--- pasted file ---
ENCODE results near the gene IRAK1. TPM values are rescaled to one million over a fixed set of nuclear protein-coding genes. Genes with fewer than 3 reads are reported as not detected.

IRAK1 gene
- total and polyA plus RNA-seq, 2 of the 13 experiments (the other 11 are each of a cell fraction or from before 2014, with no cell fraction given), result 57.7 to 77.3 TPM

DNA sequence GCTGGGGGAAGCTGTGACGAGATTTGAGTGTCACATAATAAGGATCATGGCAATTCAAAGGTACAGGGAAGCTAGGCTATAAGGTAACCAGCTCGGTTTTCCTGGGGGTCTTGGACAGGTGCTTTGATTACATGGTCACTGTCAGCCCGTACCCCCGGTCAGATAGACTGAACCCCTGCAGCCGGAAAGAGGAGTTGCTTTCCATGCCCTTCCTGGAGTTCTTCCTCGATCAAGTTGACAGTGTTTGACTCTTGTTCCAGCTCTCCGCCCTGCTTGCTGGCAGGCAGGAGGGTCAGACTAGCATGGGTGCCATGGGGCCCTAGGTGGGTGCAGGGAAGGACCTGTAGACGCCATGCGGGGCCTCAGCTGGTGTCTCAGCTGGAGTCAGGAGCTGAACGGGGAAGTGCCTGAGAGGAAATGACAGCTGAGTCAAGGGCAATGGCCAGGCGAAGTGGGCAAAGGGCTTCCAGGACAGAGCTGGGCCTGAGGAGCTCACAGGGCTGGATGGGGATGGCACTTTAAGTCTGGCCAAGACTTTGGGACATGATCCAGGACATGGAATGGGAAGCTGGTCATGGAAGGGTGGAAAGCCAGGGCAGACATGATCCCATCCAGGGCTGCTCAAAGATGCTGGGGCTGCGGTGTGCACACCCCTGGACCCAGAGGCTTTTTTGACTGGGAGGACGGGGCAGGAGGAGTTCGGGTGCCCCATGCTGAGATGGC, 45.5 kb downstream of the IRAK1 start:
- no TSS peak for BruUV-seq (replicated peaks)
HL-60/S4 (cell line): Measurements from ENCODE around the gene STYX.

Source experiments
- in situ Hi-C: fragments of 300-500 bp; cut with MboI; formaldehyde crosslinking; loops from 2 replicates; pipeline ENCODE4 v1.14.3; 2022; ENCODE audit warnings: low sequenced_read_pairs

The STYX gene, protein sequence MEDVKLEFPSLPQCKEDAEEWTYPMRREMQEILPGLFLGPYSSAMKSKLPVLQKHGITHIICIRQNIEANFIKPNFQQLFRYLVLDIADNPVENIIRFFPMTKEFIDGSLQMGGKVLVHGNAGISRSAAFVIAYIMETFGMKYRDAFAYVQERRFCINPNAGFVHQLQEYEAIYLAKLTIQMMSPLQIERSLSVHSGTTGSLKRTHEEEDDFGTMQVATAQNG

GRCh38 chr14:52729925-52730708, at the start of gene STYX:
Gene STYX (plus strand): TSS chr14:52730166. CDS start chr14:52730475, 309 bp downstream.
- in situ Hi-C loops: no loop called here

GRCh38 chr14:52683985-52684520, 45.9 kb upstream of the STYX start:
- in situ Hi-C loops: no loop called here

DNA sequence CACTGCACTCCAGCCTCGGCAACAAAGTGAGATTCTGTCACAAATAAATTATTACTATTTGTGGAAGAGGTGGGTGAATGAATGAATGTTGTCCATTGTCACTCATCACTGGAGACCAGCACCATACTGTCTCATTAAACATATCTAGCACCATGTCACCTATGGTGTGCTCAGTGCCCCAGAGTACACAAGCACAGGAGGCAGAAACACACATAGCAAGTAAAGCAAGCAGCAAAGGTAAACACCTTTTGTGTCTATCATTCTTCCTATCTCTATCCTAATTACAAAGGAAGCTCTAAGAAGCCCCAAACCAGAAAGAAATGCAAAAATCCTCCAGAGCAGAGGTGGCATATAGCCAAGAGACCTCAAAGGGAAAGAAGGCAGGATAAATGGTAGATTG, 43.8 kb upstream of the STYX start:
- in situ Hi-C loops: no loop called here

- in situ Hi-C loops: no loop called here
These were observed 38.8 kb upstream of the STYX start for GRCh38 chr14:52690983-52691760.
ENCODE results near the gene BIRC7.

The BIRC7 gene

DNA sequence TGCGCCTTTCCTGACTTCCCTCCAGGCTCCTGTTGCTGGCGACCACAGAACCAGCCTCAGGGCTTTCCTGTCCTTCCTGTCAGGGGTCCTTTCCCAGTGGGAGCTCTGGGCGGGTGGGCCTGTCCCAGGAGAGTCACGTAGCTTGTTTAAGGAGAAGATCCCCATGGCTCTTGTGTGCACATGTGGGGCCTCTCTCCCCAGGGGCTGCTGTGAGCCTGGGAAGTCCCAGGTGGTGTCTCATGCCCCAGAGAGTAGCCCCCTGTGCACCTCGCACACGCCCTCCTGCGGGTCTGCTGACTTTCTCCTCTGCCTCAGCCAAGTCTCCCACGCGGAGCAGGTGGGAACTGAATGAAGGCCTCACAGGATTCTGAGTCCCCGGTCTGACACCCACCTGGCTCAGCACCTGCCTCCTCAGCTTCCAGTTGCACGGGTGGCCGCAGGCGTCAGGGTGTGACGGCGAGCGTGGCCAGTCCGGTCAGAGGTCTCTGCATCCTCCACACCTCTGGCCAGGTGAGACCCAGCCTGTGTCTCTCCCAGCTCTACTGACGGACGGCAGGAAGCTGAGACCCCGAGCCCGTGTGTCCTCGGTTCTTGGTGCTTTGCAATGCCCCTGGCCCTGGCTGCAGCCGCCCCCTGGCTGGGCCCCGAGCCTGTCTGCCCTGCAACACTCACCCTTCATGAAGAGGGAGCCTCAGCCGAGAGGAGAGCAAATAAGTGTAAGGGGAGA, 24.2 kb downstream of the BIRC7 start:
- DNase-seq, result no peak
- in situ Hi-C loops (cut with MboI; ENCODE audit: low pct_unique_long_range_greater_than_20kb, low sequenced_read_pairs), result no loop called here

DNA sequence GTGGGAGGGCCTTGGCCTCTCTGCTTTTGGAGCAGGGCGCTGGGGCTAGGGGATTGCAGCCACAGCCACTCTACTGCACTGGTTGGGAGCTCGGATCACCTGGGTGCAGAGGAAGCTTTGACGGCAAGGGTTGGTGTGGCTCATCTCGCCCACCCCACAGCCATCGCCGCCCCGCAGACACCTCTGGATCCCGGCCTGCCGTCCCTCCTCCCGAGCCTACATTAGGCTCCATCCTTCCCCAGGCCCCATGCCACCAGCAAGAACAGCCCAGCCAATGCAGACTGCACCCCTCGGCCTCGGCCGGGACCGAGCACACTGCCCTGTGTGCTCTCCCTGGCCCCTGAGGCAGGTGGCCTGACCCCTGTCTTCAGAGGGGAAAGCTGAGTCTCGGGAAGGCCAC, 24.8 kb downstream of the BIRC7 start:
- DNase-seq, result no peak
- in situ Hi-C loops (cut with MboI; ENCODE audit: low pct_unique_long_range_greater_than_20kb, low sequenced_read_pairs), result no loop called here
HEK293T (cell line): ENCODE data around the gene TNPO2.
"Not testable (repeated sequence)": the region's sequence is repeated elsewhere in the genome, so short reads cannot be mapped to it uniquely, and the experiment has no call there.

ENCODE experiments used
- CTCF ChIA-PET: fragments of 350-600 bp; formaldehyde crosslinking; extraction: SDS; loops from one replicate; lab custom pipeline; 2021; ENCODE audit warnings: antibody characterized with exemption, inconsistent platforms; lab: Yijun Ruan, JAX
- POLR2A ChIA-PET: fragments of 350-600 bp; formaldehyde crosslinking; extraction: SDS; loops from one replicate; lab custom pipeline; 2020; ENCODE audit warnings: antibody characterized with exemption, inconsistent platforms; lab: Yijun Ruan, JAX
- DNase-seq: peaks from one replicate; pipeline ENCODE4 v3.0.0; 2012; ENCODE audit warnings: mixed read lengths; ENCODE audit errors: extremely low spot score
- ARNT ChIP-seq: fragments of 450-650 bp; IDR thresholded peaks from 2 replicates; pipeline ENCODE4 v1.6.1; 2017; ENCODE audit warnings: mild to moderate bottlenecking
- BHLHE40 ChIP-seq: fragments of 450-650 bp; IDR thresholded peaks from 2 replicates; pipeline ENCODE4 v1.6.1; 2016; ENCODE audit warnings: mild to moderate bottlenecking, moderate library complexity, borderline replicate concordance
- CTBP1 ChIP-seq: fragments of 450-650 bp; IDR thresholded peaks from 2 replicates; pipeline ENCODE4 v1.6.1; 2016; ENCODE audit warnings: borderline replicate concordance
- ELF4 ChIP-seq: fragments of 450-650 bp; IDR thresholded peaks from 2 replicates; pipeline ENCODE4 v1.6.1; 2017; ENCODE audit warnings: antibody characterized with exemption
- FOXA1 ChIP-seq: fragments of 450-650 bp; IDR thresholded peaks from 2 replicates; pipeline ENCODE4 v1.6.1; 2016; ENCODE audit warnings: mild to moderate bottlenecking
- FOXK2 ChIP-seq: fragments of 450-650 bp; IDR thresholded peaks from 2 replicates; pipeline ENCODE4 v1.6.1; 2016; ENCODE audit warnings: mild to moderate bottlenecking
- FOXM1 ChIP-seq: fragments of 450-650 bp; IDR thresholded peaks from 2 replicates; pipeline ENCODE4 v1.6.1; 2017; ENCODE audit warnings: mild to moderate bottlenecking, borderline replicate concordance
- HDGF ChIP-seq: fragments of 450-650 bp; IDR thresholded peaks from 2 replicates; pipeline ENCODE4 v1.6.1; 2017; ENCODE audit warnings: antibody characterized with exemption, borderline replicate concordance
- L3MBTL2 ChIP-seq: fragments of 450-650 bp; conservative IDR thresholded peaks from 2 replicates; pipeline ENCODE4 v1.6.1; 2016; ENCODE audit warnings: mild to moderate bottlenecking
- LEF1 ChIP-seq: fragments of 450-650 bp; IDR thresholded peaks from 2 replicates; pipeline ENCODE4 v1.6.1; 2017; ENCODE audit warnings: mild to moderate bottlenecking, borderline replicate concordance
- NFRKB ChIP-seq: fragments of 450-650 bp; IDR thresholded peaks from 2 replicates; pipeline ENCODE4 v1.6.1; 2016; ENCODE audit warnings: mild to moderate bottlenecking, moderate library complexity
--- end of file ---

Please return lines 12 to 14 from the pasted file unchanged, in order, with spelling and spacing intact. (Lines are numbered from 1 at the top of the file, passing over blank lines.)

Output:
- in situ Hi-C loops: no loop called here

GRCh38 chr14:52683985-52684520, 45.9 kb upstream of the STYX start:
- in situ Hi-C loops: no loop called here